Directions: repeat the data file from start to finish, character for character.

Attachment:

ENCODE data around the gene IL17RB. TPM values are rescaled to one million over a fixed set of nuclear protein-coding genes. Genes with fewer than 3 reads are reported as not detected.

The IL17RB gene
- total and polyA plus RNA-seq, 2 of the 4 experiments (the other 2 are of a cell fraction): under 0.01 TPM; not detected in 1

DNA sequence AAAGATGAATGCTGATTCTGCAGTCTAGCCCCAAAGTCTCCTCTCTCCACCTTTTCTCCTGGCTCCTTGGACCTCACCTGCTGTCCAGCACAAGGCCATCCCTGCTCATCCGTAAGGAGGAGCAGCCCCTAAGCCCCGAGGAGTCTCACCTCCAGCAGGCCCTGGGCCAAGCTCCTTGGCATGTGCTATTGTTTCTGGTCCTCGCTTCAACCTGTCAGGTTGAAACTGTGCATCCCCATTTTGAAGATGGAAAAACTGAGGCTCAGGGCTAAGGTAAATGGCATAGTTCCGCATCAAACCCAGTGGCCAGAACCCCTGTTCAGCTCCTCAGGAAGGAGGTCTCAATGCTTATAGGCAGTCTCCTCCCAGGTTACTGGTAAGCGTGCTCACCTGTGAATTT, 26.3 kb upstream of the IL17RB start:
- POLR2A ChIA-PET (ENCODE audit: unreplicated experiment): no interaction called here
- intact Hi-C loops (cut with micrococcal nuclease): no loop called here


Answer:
ENCODE data around the gene IL17RB. TPM values are rescaled to one million over a fixed set of nuclear protein-coding genes. Genes with fewer than 3 reads are reported as not detected.

The IL17RB gene
- total and polyA plus RNA-seq, 2 of the 4 experiments (the other 2 are of a cell fraction): under 0.01 TPM; not detected in 1

DNA sequence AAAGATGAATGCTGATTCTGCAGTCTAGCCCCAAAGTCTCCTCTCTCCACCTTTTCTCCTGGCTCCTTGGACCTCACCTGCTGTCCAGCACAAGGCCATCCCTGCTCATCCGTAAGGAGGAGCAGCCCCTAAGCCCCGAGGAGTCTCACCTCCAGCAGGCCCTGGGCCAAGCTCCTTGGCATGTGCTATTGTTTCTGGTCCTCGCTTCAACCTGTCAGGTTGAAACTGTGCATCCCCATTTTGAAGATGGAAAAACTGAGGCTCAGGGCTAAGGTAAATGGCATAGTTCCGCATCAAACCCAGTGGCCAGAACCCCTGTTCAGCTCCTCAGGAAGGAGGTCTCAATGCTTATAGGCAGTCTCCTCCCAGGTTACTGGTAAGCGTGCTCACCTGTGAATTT, 26.3 kb upstream of the IL17RB start:
- POLR2A ChIA-PET (ENCODE audit: unreplicated experiment): no interaction called here
- intact Hi-C loops (cut with micrococcal nuclease): no loop called here